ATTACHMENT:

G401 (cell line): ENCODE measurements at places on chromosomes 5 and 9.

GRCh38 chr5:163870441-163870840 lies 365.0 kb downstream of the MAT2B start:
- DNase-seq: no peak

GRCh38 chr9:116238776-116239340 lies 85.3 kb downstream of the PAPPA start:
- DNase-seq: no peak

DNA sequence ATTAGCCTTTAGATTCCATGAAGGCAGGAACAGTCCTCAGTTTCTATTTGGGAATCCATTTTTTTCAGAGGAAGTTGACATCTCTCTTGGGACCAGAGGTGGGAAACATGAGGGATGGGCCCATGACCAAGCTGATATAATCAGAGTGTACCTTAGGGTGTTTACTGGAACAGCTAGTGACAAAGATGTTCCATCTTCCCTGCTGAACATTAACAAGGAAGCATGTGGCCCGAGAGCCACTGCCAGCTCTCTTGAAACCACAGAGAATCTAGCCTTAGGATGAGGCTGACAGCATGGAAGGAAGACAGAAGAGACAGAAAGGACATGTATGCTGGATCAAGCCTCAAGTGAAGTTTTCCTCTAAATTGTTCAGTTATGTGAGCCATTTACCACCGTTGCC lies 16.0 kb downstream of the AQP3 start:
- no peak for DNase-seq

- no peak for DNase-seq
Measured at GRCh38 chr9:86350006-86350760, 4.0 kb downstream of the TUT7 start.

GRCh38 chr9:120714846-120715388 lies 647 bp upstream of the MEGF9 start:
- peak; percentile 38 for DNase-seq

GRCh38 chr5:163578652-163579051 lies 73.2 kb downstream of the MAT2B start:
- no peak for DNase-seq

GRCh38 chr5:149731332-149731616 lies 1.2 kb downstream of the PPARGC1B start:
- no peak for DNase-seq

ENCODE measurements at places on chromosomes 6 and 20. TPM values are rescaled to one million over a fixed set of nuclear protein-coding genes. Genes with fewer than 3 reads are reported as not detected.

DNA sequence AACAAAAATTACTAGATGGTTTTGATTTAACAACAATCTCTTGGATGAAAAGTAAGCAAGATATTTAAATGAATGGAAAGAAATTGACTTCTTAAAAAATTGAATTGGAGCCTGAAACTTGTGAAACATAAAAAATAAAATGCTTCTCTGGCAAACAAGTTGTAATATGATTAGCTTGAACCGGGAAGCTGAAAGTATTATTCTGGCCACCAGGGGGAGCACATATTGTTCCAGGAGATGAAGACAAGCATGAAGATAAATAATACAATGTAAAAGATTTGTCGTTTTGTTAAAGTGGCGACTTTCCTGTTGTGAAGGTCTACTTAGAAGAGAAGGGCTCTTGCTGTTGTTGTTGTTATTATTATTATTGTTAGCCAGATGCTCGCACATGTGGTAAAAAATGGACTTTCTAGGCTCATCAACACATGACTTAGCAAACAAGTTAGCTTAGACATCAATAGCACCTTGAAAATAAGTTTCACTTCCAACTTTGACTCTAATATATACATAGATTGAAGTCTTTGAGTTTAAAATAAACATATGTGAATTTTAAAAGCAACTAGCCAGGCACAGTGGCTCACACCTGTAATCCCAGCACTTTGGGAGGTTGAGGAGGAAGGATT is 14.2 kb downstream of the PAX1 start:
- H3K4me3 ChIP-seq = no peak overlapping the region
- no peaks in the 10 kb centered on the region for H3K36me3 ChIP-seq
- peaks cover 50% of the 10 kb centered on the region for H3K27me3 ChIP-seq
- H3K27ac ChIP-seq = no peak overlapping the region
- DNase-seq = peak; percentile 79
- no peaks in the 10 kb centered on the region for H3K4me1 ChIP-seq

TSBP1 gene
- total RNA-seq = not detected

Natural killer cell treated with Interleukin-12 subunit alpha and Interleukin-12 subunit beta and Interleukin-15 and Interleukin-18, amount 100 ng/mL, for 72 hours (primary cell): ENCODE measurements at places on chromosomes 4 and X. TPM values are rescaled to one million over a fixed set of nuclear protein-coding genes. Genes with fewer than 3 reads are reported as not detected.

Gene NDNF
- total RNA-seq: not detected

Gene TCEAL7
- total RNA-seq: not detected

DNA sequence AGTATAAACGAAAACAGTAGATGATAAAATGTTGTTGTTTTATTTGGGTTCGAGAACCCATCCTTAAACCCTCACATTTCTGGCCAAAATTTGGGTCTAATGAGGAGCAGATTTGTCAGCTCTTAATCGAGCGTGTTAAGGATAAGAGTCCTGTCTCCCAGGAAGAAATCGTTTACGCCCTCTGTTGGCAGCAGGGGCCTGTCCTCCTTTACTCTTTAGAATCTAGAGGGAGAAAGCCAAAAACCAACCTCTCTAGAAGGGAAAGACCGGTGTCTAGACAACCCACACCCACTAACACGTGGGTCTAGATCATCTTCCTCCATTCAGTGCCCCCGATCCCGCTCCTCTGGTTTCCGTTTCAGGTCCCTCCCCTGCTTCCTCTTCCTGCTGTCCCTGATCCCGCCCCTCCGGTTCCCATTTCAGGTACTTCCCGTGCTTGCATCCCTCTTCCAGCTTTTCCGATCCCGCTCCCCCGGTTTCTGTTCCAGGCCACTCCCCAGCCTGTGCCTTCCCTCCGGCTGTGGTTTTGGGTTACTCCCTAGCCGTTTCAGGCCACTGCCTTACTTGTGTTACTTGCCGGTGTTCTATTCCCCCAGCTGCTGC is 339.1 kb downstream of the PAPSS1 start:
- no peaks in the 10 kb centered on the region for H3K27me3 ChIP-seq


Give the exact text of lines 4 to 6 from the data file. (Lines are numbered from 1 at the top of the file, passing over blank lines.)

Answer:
GRCh38 chr9:116238776-116239340 lies 85.3 kb downstream of the PAPPA start:
- DNase-seq: no peak

DNA sequence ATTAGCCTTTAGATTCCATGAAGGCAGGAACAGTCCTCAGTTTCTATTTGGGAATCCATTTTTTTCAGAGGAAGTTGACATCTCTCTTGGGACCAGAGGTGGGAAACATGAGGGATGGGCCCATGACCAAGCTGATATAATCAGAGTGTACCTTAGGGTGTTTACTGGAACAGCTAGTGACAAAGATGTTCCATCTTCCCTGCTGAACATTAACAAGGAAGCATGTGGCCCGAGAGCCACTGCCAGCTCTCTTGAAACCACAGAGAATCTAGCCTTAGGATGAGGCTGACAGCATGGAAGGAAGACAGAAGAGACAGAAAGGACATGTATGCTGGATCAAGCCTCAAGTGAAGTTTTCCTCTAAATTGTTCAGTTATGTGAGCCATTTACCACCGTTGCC lies 16.0 kb downstream of the AQP3 start: